It’s 20 years since the UK hit ‘peak booze’. The hangover is still with us

<span>‘The music scene for which booze was best’: James Righton, Jamie Reynolds and Simon Taylor-Davis of Klaxons in 2007.</span><span>Photograph: Mick Hutson/Redferns</span>
‘The music scene for which booze was best’: James Righton, Jamie Reynolds and Simon Taylor-Davis of Klaxons in 2007.Photograph: Mick Hutson/Redferns

Most people can foggily recall where they were as the clock struck midnight on 1 January 2000. Me? I hugged the jaundiced rim of a village hall toilet, vomiting 10 shades of bile. I had attempted to complete Team 2000 – a challenge set by 20 friends who endeavoured to consume 2,000 units of alcohol, 100 units each, throughout December.

Seasoned soaks might consider this eminently ­achievable – especially around the ­festive ­season – but I was just 15 years old. Later that night, in the grim depths of morning, I defecated while ­unconscious in my friend’s sleeping bag. Welcome to generation peak booze.

“Peak booze” was a moniker bequeathed to 2004 and popularised in a 2015 article by the writer Chrissie Giles. The UK’s drinking rates that year reached the highest point for a century: 9.5 litres of pure alcohol, the equivalent of circa 100 bottles of wine, per person per year. (In 1950, the figure was just 3.9 litres.)

I was at university by then, ­merrily tanking the booze that had been etched into the fabric of every social event since my teens. Fast forward to last week , and ­government statistics revealed that UK alcohol-specific deaths passed 10,000 in a year (in 2022) for the first time. That was a rise of 32.8% compared with 2019, and most media coverage focused on Covid’s influence.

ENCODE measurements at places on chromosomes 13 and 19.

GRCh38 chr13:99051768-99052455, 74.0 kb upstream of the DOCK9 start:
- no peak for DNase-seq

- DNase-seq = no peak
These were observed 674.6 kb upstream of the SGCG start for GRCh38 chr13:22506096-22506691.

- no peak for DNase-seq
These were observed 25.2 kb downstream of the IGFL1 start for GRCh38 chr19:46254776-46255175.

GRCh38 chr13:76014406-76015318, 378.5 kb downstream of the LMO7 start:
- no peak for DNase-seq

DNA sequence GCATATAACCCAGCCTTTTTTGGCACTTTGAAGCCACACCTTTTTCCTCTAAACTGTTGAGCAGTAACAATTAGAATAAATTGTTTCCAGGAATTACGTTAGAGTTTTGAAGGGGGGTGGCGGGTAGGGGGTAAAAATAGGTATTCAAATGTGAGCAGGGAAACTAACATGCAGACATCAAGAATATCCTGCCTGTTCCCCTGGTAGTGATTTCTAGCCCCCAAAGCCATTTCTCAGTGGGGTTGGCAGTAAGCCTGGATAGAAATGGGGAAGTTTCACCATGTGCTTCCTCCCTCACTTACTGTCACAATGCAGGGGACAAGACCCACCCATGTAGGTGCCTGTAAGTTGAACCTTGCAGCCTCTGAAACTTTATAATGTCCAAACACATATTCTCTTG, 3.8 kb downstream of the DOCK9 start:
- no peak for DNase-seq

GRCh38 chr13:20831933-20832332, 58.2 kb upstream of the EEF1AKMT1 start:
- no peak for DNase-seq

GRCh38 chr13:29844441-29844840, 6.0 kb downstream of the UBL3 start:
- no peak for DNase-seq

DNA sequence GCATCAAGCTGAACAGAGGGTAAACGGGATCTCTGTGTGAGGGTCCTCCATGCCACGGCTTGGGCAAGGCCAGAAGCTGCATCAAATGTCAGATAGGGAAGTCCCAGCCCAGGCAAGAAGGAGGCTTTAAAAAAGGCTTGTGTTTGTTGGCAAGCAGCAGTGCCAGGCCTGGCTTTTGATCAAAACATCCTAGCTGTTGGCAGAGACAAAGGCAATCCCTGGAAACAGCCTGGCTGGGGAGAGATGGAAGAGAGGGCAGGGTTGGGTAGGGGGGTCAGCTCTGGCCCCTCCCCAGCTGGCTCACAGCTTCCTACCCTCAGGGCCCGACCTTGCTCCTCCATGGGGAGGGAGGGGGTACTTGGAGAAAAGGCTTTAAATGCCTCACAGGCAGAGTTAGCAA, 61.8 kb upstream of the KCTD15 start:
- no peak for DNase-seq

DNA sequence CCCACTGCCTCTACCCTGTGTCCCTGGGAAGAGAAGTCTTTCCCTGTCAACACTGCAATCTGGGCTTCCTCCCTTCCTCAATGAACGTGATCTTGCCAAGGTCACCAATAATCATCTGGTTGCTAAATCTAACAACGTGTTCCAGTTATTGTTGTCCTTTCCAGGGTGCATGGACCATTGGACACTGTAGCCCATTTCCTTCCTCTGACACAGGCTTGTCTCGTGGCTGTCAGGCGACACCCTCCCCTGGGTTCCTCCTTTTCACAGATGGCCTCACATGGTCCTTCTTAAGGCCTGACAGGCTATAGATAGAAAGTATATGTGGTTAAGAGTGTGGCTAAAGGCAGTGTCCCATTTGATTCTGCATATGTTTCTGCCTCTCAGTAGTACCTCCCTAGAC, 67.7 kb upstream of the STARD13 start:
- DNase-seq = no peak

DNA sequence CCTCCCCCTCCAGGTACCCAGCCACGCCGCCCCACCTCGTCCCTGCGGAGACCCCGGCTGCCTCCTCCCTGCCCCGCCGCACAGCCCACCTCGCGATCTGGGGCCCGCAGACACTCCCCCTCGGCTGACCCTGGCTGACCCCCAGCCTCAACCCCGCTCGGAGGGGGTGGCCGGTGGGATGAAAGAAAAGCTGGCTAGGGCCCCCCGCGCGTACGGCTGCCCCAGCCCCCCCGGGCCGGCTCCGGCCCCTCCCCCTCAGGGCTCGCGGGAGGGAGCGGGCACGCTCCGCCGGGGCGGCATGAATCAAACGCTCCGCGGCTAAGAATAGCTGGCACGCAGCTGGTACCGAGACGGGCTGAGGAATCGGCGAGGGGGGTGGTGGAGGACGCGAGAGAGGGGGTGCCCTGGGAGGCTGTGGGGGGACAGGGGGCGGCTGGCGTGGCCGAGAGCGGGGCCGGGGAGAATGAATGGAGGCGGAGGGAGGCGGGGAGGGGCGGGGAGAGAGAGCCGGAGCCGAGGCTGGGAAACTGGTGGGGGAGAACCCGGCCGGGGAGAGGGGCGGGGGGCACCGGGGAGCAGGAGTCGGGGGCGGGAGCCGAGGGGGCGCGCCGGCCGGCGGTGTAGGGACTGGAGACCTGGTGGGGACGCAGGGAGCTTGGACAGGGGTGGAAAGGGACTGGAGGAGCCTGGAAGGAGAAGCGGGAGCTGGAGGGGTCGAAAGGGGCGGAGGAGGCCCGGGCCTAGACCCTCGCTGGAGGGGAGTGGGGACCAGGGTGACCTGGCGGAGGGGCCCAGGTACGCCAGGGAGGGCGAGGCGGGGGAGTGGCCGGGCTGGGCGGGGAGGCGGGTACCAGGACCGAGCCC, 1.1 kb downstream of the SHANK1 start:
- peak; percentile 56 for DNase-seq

But what about peak booze? How did we reach this lodestar of excess – and how much blame should it carry for these often untimely deaths?

If 2004 was the pinnacle of peak booze, we can broadly describe its epoch as the mid-to-late noughties. Writer James Butlerrecently called this period an era of “ironic, nihilist, hypersadist mass culture” and, looking back, it’s possible to empathise. We certainly drank – often alongside taking cocaine, the use of which roughly tripled in this decade compared with 1995 – with a devil-may-care attitude that permeated the cultural totems of the time.

The most obvious of these is the Libertines – the generational, fashion-defining punk poets who straddled culture and class. Their everyperson appeal was sealed by their zeal for alcohol (and manifold illegal drugs). Never did being wasted seem so aspirational or romanticised – but also normal. This attitude permeated a multi-genre – if not massively multi-ethnic – music scene for which booze was best: acts such as the Strokes, the Streets, Klaxons, LCD Soundsystem, Bloc Party, CSS, Hard-Fi and Amy Winehouse – whose vulnerabilities were shamelessly mined by the tabloids until her tragic death from alcohol intoxication in 2011. And it wasn’t just music: TV shows such as Skins and Shameless, the latter with its infamously sozzled but lovable protagonist Frank Gallagher, lauded booze and excess in their own ways.